3Extended pediatric doctor named Martin. A. Couney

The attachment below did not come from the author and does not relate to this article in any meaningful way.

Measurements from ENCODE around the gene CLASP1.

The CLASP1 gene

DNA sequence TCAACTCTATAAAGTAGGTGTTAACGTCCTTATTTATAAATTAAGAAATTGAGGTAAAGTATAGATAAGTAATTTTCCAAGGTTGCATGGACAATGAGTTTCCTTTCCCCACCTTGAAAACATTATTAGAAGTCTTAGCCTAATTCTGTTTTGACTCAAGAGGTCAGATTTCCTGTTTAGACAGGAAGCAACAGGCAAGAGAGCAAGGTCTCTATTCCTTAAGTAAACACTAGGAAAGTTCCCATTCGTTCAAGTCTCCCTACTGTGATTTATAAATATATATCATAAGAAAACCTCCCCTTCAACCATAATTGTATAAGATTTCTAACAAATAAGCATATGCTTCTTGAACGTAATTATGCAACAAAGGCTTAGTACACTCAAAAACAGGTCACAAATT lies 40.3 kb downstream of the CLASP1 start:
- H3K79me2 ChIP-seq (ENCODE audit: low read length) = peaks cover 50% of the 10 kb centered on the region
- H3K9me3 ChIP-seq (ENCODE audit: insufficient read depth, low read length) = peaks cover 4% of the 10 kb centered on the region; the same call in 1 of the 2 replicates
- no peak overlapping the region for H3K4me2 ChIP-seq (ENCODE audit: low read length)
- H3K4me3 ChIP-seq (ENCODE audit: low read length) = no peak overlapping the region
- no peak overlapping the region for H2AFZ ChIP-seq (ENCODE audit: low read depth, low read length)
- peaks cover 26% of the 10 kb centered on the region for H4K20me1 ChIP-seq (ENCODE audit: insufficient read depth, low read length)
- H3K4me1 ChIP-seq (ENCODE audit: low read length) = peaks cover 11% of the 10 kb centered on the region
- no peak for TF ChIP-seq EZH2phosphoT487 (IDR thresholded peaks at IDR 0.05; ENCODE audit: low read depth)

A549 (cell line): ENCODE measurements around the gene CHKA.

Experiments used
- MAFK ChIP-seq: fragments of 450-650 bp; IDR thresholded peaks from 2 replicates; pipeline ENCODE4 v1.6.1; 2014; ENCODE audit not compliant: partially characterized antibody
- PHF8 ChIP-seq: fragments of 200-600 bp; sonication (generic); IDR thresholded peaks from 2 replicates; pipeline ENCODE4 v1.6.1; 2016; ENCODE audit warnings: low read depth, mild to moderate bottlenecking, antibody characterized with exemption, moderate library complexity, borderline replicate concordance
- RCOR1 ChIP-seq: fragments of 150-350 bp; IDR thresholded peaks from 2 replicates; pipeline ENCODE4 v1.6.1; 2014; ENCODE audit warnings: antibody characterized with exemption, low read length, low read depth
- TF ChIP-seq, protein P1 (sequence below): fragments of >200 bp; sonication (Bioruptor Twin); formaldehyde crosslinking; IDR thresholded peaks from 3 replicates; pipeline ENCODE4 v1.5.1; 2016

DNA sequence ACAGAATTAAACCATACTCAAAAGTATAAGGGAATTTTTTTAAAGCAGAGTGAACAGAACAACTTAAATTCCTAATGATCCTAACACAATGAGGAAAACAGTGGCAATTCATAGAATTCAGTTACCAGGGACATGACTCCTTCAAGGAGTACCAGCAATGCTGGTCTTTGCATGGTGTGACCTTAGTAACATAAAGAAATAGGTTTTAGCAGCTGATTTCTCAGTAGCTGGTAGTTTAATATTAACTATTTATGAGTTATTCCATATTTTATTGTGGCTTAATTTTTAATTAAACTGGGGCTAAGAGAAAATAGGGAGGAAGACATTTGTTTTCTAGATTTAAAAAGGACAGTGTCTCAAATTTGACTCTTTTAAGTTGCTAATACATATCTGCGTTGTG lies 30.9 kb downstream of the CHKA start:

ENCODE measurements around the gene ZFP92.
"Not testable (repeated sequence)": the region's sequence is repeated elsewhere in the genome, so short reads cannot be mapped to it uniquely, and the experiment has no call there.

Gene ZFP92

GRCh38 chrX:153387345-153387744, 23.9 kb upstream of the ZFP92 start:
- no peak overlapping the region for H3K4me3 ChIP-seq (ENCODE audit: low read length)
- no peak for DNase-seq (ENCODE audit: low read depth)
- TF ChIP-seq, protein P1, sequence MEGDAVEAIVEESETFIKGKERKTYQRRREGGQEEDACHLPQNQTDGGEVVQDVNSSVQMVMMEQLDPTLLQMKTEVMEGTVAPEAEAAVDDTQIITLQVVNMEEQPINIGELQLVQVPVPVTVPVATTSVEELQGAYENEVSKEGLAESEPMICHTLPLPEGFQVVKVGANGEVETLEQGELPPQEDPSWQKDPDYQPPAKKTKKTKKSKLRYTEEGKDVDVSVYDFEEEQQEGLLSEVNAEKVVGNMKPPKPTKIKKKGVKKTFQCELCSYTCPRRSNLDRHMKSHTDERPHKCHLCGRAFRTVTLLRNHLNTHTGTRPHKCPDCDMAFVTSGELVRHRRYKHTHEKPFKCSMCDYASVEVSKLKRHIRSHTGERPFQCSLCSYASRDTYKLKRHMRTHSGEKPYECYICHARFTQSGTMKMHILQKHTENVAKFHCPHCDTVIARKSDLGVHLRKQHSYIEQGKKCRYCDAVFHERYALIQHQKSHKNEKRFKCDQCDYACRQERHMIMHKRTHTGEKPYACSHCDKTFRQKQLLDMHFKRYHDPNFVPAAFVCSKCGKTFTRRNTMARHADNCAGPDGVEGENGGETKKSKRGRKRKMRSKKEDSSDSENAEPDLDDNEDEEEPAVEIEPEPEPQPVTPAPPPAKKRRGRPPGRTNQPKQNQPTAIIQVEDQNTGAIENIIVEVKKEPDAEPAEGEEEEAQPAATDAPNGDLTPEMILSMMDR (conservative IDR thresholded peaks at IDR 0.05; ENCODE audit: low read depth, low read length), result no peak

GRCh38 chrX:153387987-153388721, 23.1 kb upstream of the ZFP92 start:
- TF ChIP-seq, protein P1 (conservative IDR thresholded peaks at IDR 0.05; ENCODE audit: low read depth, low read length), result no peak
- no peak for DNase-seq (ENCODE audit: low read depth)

3Extended EssayTo what extent has the invention of the incubator significantly affected the lifespan of a Newborn?HistoryGabrielle AdenugaWord count:Table of ContentsIntroduction………………………………………………………2The first Neonatal Incubator……………………………………..4Tarniers incubator (and thereafter) ………………………………7Couney vs Tarnier………………………………………………..8Introduction The Incubator is a medical device used to obtain optimal environment for premature babies, such as maintaining C02, oxygen levels, and temperature. A premature baby is a baby born prior to thirty-seven weeks of gestation, and because of its early appearance, premature newborns often have underdeveloped organs and almost no body fat causing them to need extra help in regulating temperature for survival. An incubator is basically a larger plastic box, with many dials and things of that sort used in order to adjust based on the needs of the newborn. The first ever appearance of a neonatal incubator was invented by a pediatric doctor named Martin. A. Couney in Germany around 1880. He was a pioneer in the field of neonatology because he became a stepping stone for neonatal advancements. The reasons for Couney creating the neonatal incubator was because his daughter was born premature and thrived under his care, yet other medical professions such as other doctors were suspicious and skeptical of his work and did not believe in his work. During this time premature infants were seen as “weaklings” whose life depended on God’s fate or destiny for them. Banks would not fund Couney and his invention thinking that hospitals would not want any part of this machine. Couney set out to prove everyone wrong and began an exhibit of premature babies in incubators at the 1896 Berlin Exposition. The main purpose of this exhibit was to show is work and the use of the incubators not to put the tiny babies on display. He ran the exhibit as if it were a miniature hospital. In addition to Couney’s incubator we also saw one in Europe by a French obstetrician named Stephane Tarnier. His initial goal was to figure out a way to keep the infants from dying of hypothermia. Originally his first incubator was derived from the chicken incubator which held multiple chicks at one time; because of this design Tarnier’s incubator housed multiple infants at once. Quickly he rearranged this design and made it to where it only held one infant per incubator. Compared to the modern-day incubator Couney was pretty close with the functions of the modern incubator. They both did the same function of creating a stable environment for the infant. Although both doctors worked with incubators around the same time (1880) they each had different outcomes with the number of infant rehabilitations. In conjunction with Couney and Tarnier we also see a man named Alexandre Lion who may have had a connection with Couney. Lion is also important because he made one of the first technological advancements to the Infant Incubator. Each and every one of these obstetrician/ pediatricians made an effort to save premature lives while showing the world how important incubators are. The incubator aided in the lifespan of premature infants because it helped them to grow and develop. Prior to the incubator, Premature babies did not live long because they were underdeveloped and had nothing to help them survive. Also, not many doctors did much to preserve the life of a premature newborn because of the beliefs they have about themThe first Neonatal IncubatorCouneys’ incubator was rather successful, with a rehabilitation rate of ninety percent of all preemies placed in his care. His development of an incubator at the time consisted of a five-foot-tall box-like container made of glass and steel standing on legs. He used a water boiler connected to a pipe that ran underneath the bed working in conjunction with a thermostat to regulate temperature. Along with the boiling water pipe, he included a pipe that brought outside air into the incubator but first, it had to get through a series of wool padding that was antiseptic or wet with medicated water, then lastly going through a dry wool to catch any impurities left. This intricate process was used to purify the air that entered the incubator. Lastly, he used a revolving fan to blow out exhausted air out of the incubator. All the components worked together to make the environment inside the incubator as sterile and stable for the infant as possible. Many people said that Couney was wrong for putting the premature infant on display for entertainment but that was not his intention. Because so many people were a skeptic of his work he decided to prove that he knew what he was doing and began the exhibitions. The first exhibition of infants in incubators was at the 1896 Berlin Exposition. These attractions caught the eyes of many people which lead to thousands of curious beings at the incubator showings. Couney used the curiosity of the people to fund his exhibition. Each person paid to enter the attraction and because so many people showed up regularly the commission paid for all the equipment and nurses it took to take care for the infants since the banks did not want to finance his production of incubators. Couney considered the side attraction to be a miniature hospital.In order to begin to show everyone that his methods worked Couney needed test subjects. A German hospital donated premature infants that they thought would surely die to Couney. With the use of his incubator, Couney was able to rehabilitate each infant life, helping them to grow and recuperate. Because of Couney’s success with the infants, many doctors from around the united states began to recommend patients to go and see Couney and his incubators. Couney had a success rate of eighty-five percent roughly about six thousand and five hundred infants during his forty-year run of the “miniature hospital”. Some of Couney’s rehabilitation tactics was for the infants to be taken out of the incubators and “shown love” with hugs and kisses. Unclear on whether the knowledge of the interaction between child and mother was known at the time Couney still used these interactions in conjunction with the use of the incubator. This is an early on action used to promote growth and strength from the infant. We can especially see this in modern-day hospitals when a baby is struggling to hold on often they are swaddled by their mother. Some could say that this was dangerous because it was exposing the infant to germs in the air (and infection). Because Couney ran this as a miniature hospital he made it a point of contact to scrub and sterilize the environment. Regardless of what people say Couney seemed confident in his work especially since there was not any other place with incubators and he had a decently high success of rehabilitation rate. Couney’s babies have even contested for him saying that he was an incredible man for caring for them when no one else would. Couney finally decided to come to an end with his exhibits (his exhibit lasted forty years) after hospitals started to take the initiative in investing in incubators. He later died a couple of years after he shut down his exhibitions, but he will always be remembered especially for all the preemie’s lives he saved.Figure 1: Dr. Martin A Couney Holding two premature infantsTarnier’s incubator (and thereafter)   Originally the incubator that Tarnier developed was taken directly from the one seen for baby chicks; this made for multiple infants in one incubator. This design would not suffice so Tarnier adjusted the design making it compatible with only one infant per incubator. The most prominent death condition Tarnier saw from premature infants was hypothermia, so his main focus was to prevent that from happening. His model used heating bottles to warm up the incubator, but it had to replace every three hours. Tarnier compared the immortality rates before and after the use of the and found that infant death rate decreased from sixty-six percent to thirty-eight percent. During this time the French were obsessing over their country’s falling birth rate which was half of that of their rivals Germany. Then Tarnier decided that they should expand the number of babies they attend to. At this point in time, they treated the premature infants that were born in the hospital. From this expansion, Tanier created a premature infant nursery called services des de´bile. ,  could possibly be interpreted as the first Neonatal Intensive Care Unit (NICU). The infant nursery was a room full of incubators beside the maternity hospital. Now that Tarnier started treating infants born outside the hospital had a setback and the Infant mortality rate increased to more than seventy-five percent, not including the infants that died right after being brought. The increase in these death rates showed how important it was for a premature infant to be born in a hospital because babies born outside the hospital had so many other conditions affecting its life. After Tarnier retired the care of the premature infants were placed in the hands of a new generation of obstetricians.  Specifically, Pierre Constant Budin; He took Tarnier’s position after he retired. He sought to bring the mother and the infants together and he gave constant support even after the mother and child had, from the hospital. Budin focused a lot on breasts milk from the mother instead of the incubator (growth and strength wise) but he decided to put the incubator next to the mother hospital bed so she can watch her child’s every move and gain a connection that way since its not always good to remove the infant out of the incubator.Couney vs TarnierHow are Couney and Tarnier different? Couney and Tarnier are very much similar in the sense that they displayed the infants in order to supply financial support for the technological needs and for the infants. The only difference between them really is the incubator itself and the mortality rates. Couney was significantly more successful than Tarnier was for reasons unknown. They both nurtured infants from all over so for the drastically different outcomes is unknown although it is not specifically stated whether or not the infants nurtured by Couney where born inside or outside of a hospital. Now just to reap Couney incubator consisted of A boiling water pipe, he included a pipe that brought outside air into the incubator but first, it had to get through a series of wool padding that was antiseptic or wet with medicated water, then lastly going through a dry wool to catch any impurities left. This intricate process was used to purify the air that entered the incubator. Whereas in Tarniers incubator his air system was air entered the base of the incubator and circulated around the infant. Since it is unclear if whether Tarnier filtered the air or if he did how exactly this action was done, the only difference between him and Couney is the air system. This could be a contributing factor to the many more deaths seen by Tarnier especially when including babies born outside of the hospital. Keep in mind that both events of using the incubator happened around the same time (around the 1880’s) but different parts of the world. It is unclear on whether one doctor may have piggybacked off the other, but it seemed that Couney’s incubator was more advanced than Tarniers for the time period. Another reason that Couney may have been more successful than Tarnier could be because he had more funding from the number of people that showed up to the exhibitions. Also, Couney explicitly states that he ran the attraction as a miniature hospital so he made it a point of attention to make sure the environment was scrubbed clean; he and his fellow’s doctors always wore a lab coat on top of their clothing and the nurses and wet nurses wore white. Conclusion In conclusion, both Couney and Tarnier aided significantly in the development of premature life. Their contributes to the incubator began the entrance to the world of neonatology. Although there have been many more advancements done to the incubator that come after 1880, Couney and Tarnier laid the foundation for the preservation of premature infant lives. Works Cited Baker, Jeffrey P. The Incubator and the Medical Discovery of the Premature Infant. Vol. 20. New            York: Nature Publishing Group, 2000.How a Coney Island sideshow advanced medicine for premature babies. July 21, 2015. Accessed September 20, 2017. http://www.pbs.org/newshour/updates/coney-island-sideshow-advanced-medicine-premature-babies/.Baker, Jeffory P. The Machine in the Nursery. Baltimore, Maryland: John Hopkins University,              1996. Accessed November 12, 2017.”Infant Incubator exhibit.” The Atlantic city experience. 2016. Accessed October 12, 2017. http://www.atlanticcityexperience.org/the-prohibition-era/incubator-babies.